Norlane sewing center to help create jobs
A new state government-supported sewing center in Norlane is providing employment and training opportunities for refugee and migrant women in Geelong.
State government funding of $188,000 enabled Melbourne-based social enterprise Assembled Threads to open the regional center, paying for sewing machines, fabric, training and employee salaries .
Ten local women have started two weeks of intensive paid training in garment production, leading to an Industry and Skills Certificate III training qualification from the Holmesglen Institute.
Once the training is complete, the new employees will start producing environmentally friendly and ethically sourced clothing, including face masks and PPE, which could be ordered by local businesses.
Assembled Threads provides training and employment opportunities for people from diverse backgrounds who may face barriers to employment due to limited English skills and qualifications not officially recognized in Victoria.
The Norlane hub is Assembled Threads’ second site alongside its Moonee Ponds site, which opened in November 2020.
Multicultural Affairs Minister Ros Spence said the scheme would help reduce barriers to women entering the workforce.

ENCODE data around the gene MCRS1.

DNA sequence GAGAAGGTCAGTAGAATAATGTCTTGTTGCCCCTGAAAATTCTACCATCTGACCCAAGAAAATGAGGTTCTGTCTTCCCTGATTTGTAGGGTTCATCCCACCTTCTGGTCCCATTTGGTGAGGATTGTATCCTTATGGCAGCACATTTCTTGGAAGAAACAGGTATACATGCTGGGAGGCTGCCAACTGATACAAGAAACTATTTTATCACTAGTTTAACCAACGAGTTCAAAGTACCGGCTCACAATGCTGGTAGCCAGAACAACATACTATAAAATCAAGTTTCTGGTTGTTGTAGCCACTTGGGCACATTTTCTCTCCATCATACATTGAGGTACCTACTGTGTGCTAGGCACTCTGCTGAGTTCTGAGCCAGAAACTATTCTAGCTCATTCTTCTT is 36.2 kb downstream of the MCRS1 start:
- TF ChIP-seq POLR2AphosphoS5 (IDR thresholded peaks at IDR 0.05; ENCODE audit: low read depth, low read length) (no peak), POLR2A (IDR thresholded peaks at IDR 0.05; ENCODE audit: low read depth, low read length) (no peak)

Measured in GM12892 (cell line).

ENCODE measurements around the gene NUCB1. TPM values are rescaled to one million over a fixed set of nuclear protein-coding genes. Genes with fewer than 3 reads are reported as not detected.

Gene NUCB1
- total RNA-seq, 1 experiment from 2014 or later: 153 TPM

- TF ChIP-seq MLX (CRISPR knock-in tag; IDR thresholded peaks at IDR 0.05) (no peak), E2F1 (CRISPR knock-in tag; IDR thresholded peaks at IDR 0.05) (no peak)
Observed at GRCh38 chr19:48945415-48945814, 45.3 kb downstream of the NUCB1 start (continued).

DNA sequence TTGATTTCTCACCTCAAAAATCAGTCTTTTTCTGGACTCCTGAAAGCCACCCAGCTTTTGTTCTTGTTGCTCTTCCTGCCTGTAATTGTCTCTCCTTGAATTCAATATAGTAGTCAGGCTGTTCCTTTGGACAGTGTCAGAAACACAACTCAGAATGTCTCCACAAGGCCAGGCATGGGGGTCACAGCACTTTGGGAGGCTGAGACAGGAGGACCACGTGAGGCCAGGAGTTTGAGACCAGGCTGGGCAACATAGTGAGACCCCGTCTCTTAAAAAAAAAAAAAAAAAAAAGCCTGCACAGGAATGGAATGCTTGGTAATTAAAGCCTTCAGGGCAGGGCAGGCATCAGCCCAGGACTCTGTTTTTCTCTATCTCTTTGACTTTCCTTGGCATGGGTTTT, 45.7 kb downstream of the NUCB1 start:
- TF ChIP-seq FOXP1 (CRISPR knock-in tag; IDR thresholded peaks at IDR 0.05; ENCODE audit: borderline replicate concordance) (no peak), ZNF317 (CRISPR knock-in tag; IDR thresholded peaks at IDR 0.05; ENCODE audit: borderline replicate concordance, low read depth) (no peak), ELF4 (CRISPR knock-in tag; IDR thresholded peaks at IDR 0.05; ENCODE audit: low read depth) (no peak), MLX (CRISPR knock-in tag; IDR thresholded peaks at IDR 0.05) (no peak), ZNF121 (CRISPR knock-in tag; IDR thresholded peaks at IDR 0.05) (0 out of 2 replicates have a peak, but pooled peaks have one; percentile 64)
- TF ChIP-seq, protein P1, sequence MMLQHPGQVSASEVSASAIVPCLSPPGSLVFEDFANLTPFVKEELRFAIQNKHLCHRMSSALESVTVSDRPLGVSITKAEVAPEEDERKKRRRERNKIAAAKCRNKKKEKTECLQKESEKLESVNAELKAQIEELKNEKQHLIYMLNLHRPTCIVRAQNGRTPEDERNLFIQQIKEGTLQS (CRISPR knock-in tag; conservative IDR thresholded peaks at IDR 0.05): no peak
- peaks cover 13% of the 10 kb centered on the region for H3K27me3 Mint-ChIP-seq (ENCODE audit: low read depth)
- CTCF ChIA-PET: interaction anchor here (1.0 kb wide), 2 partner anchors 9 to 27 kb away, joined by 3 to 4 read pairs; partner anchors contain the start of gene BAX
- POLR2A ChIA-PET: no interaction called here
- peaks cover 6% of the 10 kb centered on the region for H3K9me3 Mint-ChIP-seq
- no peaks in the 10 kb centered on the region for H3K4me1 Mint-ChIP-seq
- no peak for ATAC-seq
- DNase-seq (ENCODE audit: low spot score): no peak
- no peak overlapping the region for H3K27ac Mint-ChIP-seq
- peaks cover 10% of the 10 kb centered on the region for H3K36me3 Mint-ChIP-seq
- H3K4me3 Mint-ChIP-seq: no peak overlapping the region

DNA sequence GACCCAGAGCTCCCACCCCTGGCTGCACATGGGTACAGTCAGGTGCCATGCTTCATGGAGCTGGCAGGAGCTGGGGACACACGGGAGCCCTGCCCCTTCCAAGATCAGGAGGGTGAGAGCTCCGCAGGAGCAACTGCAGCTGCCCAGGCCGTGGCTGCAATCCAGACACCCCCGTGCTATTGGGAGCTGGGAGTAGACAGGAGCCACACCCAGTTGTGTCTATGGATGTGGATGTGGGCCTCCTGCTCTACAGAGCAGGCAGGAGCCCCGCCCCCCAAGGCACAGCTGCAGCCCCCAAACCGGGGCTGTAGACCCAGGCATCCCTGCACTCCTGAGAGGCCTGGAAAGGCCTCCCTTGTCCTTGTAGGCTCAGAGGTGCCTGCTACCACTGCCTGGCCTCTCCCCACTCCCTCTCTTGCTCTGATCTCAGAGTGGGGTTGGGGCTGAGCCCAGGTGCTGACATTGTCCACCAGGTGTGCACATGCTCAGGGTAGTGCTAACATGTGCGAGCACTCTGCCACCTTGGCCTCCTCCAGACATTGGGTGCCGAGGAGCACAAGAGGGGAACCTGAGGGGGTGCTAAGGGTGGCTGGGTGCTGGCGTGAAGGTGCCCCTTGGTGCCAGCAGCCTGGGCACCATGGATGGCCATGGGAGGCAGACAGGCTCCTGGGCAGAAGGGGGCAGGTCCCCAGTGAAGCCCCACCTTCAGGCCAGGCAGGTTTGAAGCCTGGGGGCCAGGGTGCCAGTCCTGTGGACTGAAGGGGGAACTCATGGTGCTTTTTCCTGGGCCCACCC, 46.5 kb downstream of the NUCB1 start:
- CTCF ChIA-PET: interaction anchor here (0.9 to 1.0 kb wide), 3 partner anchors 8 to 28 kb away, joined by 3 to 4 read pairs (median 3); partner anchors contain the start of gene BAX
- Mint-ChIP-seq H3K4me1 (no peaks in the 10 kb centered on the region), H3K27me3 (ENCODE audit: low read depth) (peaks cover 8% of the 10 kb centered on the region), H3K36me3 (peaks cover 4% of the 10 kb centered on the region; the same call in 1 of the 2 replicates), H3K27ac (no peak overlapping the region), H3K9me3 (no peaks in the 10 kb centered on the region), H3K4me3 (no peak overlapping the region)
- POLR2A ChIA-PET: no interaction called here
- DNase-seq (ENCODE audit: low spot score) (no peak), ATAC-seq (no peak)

“Women from immigrant and refugee backgrounds face additional barriers to finding employment, so we’re working with organizations like Assembled Threads to provide that first step on the ladder,” she said.
Lara MP John Eren said it was especially nice to see the pilot running in Norlane and adding to the North Suburb’s manufacturing history.
“We are proud to support training and employment opportunities for the northern suburbs of Geelong, while helping to stimulate ethical manufacturing,” he said.
The project is funded through the Government’s Priority Response to Multicultural Communities During Coronavirus Grants, which helps multicultural and multifaith communities respond to the challenges of the pandemic and promote COVID-safe behaviors.
Previous funding rounds have supported over 320 culturally and linguistically diverse community organizations with funding totaling $17.5 million.
Funding applications are still open to support emergency food aid for multicultural communities.